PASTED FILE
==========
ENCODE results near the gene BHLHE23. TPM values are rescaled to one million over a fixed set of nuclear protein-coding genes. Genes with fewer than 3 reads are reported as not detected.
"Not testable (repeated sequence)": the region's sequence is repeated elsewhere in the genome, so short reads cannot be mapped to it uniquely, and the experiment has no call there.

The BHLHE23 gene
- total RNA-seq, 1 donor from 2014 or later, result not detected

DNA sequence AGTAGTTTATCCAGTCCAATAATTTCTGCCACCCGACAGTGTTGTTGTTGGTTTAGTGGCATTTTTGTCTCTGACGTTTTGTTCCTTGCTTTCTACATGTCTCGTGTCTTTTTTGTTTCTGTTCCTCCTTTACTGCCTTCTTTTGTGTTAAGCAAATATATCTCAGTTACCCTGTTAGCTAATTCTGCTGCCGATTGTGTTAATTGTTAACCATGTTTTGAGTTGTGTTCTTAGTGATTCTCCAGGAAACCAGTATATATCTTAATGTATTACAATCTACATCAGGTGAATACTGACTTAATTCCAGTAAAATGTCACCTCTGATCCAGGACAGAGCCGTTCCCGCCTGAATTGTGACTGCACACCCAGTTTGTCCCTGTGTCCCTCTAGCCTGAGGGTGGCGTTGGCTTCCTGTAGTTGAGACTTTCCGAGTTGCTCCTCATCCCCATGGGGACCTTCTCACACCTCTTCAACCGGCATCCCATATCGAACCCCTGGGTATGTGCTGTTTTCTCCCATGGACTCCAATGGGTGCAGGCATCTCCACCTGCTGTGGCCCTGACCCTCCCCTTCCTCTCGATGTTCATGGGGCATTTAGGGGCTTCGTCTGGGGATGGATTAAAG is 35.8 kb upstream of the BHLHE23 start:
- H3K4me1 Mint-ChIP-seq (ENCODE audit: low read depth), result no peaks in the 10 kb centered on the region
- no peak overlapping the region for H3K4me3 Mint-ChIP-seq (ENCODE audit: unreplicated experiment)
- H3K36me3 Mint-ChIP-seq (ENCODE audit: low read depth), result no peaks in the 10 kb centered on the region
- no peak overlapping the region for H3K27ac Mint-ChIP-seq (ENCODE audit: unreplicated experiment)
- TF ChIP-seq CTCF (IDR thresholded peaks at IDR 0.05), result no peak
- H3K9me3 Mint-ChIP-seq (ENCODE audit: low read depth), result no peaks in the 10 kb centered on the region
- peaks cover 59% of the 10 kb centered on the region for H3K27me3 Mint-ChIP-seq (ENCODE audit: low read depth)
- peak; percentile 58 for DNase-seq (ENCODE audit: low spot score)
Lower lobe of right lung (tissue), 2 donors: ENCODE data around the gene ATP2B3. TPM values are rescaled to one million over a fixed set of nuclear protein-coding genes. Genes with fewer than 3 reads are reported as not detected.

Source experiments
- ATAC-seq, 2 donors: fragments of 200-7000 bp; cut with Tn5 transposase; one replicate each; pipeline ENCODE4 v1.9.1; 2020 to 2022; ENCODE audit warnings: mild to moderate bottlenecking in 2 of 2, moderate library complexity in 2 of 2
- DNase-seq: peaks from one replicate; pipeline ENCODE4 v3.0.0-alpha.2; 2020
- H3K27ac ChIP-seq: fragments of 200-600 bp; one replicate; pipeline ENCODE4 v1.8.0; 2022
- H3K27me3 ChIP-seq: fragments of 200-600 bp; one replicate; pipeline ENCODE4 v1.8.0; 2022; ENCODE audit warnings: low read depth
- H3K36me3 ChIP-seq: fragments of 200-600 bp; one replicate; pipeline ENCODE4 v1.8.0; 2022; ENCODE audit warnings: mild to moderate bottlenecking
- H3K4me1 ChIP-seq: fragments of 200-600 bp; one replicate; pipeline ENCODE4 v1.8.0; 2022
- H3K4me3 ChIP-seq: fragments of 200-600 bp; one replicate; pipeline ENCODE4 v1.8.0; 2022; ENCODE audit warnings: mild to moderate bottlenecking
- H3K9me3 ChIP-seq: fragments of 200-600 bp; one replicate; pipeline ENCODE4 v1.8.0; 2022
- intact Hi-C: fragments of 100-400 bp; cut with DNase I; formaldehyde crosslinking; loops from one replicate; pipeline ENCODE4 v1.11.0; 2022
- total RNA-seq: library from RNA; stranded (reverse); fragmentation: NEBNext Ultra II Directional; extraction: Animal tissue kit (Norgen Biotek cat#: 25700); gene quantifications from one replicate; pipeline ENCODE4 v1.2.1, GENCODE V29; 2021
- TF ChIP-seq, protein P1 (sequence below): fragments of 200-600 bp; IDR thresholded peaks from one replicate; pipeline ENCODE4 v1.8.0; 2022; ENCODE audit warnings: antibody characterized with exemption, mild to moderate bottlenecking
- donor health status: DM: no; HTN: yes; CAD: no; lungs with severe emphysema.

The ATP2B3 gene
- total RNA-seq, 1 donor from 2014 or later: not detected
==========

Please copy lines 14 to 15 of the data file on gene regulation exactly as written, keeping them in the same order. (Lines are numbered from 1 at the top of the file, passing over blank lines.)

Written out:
Lower lobe of right lung (tissue), 2 donors: ENCODE data around the gene ATP2B3. TPM values are rescaled to one million over a fixed set of nuclear protein-coding genes. Genes with fewer than 3 reads are reported as not detected.

Source experiments